But Beijing insists it's just a weather research device that blew off course. pic.twitter.com/9WBCch6hRT
— DW News (@dwnews) February 3, 2023
This is not the first time that a Chinese surveillance balloon has been identified above United States territory—at least one previous incident occurred under President Trump. The current balloon, reportedly about the size of three school buses, is believed to have “limited additive value” as an intelligence gathering mechanism, meaning that China is unlikely to be gathering much sensitive information it could not already collect through satellites or other means. Bloomberg News reports that the balloon’s flight path has taken it over areas where U.S. officials believe the Chinese government already operates satellites that can take high-resolution images of sensitive areas. Blake Herzinger, a non-resident fellow at the American Enterprise Institute, told The Financial Times: “We need to at least consider the possibility that this was a mistake […] Beijing isn’t insane. Sending a balloon over the continental United States to collect against something they can surely do clandestinely from space is a totally unnecessary risk.”
China’s claim that the balloon was simply blown off course is not completely implausible. Dan Jaffe, a professor of atmospheric chemistry at the University of Washington, told The Associated Press that it was not only “absolutely possible” but “likely” that the balloon was blown into the United States by high winds above the Pacific. However, BBC Weather’s Simon King noted that: “Most weather balloons rise to about 100,000ft and then blow apart after a few hours, with the equipment falling to Earth by parachute. It is unusual for a weather balloon to last days like this.”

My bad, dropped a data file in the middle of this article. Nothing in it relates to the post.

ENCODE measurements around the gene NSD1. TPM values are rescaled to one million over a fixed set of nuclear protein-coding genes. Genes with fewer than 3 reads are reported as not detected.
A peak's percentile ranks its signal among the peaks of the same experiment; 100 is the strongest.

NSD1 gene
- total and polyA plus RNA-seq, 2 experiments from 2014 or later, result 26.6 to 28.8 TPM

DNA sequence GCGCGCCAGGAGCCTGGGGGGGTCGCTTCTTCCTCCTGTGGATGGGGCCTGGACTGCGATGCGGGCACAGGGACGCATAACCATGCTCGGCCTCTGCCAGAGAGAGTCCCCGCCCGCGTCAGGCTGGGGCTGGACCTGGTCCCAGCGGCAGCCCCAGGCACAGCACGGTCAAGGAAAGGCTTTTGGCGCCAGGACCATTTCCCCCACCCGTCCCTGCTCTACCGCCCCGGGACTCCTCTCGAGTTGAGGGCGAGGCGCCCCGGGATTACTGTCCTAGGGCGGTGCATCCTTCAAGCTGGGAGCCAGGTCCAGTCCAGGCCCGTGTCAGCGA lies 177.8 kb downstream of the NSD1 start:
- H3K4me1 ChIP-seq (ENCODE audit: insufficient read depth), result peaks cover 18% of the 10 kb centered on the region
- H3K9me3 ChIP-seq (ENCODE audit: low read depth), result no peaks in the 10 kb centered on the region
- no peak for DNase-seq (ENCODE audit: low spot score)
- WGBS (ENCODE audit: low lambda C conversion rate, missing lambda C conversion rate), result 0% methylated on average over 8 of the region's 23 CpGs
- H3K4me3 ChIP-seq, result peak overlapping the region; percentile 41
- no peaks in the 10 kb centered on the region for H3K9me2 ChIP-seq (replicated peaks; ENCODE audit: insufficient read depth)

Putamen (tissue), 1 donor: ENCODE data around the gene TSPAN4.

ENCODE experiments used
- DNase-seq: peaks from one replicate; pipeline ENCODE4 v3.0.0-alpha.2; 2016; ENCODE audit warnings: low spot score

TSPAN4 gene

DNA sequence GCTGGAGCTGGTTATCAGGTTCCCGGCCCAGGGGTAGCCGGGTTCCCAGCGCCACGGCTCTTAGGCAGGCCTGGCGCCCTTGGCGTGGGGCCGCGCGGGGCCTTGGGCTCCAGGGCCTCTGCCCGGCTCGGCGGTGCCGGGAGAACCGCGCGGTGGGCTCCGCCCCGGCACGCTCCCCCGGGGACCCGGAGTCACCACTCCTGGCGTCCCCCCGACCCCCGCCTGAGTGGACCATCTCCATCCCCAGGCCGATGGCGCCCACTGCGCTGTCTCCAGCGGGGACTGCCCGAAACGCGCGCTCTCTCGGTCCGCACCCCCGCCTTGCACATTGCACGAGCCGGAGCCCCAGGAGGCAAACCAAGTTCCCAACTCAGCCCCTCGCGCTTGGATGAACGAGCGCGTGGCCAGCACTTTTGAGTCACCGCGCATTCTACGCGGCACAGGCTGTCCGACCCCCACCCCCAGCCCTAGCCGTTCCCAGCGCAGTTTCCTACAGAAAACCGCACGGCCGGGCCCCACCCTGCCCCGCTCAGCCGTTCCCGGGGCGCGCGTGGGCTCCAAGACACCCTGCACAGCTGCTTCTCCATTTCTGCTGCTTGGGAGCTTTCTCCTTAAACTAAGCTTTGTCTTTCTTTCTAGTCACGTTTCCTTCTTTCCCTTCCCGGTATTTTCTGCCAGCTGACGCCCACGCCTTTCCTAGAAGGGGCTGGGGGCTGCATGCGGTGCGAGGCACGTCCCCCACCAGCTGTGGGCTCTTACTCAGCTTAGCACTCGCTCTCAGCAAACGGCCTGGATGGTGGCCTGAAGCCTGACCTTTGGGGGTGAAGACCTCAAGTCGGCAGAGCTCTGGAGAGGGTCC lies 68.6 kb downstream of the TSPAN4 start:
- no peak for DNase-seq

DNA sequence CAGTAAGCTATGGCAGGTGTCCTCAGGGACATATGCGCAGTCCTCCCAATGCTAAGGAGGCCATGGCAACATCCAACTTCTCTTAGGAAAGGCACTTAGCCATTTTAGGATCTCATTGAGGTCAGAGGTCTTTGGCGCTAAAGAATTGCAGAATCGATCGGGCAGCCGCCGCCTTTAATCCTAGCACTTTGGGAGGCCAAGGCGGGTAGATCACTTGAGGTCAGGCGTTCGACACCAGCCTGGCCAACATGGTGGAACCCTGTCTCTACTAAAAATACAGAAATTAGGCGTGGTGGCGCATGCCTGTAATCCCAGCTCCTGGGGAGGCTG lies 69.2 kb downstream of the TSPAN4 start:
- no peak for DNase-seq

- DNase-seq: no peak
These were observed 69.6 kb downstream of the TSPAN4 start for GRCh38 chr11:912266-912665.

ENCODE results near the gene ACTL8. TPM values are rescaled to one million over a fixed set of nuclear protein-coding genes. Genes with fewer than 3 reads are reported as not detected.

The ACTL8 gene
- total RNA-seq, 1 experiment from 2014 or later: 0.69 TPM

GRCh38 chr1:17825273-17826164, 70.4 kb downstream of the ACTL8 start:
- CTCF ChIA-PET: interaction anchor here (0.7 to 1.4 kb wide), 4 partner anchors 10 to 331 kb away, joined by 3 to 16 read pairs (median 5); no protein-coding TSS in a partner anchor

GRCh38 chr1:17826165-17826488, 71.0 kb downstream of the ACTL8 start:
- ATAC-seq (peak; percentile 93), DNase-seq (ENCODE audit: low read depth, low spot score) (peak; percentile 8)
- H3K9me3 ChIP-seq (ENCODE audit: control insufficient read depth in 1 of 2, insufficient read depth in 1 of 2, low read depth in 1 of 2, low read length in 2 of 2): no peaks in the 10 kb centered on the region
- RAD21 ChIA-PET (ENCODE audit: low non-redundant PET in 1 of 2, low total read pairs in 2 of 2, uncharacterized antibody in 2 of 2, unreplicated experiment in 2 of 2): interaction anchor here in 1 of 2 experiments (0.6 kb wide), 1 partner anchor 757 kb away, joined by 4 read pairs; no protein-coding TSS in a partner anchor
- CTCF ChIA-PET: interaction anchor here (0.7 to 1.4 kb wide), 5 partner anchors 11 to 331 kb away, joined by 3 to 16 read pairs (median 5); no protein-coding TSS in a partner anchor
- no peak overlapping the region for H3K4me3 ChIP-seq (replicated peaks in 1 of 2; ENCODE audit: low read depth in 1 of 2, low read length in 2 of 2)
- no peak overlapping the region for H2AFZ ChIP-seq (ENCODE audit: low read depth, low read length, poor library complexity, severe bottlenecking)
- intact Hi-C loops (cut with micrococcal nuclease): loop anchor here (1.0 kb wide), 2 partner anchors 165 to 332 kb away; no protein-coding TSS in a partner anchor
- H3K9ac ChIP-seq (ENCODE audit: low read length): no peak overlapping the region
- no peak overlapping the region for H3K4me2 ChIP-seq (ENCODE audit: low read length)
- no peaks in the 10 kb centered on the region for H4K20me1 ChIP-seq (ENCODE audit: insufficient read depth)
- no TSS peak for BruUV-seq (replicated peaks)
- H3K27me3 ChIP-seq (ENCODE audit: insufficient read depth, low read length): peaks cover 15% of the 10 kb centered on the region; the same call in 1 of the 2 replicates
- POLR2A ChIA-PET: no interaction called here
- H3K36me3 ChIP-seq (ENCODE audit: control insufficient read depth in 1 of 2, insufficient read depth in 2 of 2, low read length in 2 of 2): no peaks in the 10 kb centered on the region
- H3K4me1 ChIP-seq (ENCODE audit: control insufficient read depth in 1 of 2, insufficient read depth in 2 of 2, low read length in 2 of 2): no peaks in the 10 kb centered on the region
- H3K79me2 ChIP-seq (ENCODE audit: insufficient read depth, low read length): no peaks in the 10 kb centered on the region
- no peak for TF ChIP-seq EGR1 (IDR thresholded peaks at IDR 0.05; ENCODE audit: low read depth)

At The Washington Post, Victoria Bisset, Andrew Jeong, Lyric Li, Claire Parker, and John Hudson wrote about an interview with Chinese politics expert Steve Tsang of SOAS University of London, who speculated about the possible motivations the Chinese government might have had in launching the balloon:
Professor Steve Tsang, the director of the China Institute at the SOAS University of London, said that given China’s access to advanced technology, any spy balloon probably would be of more “symbolic value, showing that the Chinese are able to send something in the air to survey U.S. military installations.”
“And they’re doing it because for decades the U.S. have been sending spy planes along the Chinese coast and sometimes over Chinese airspace to monitor the Chinese in ways that they couldn’t do very much about,” he said. “And now they can, so they are.”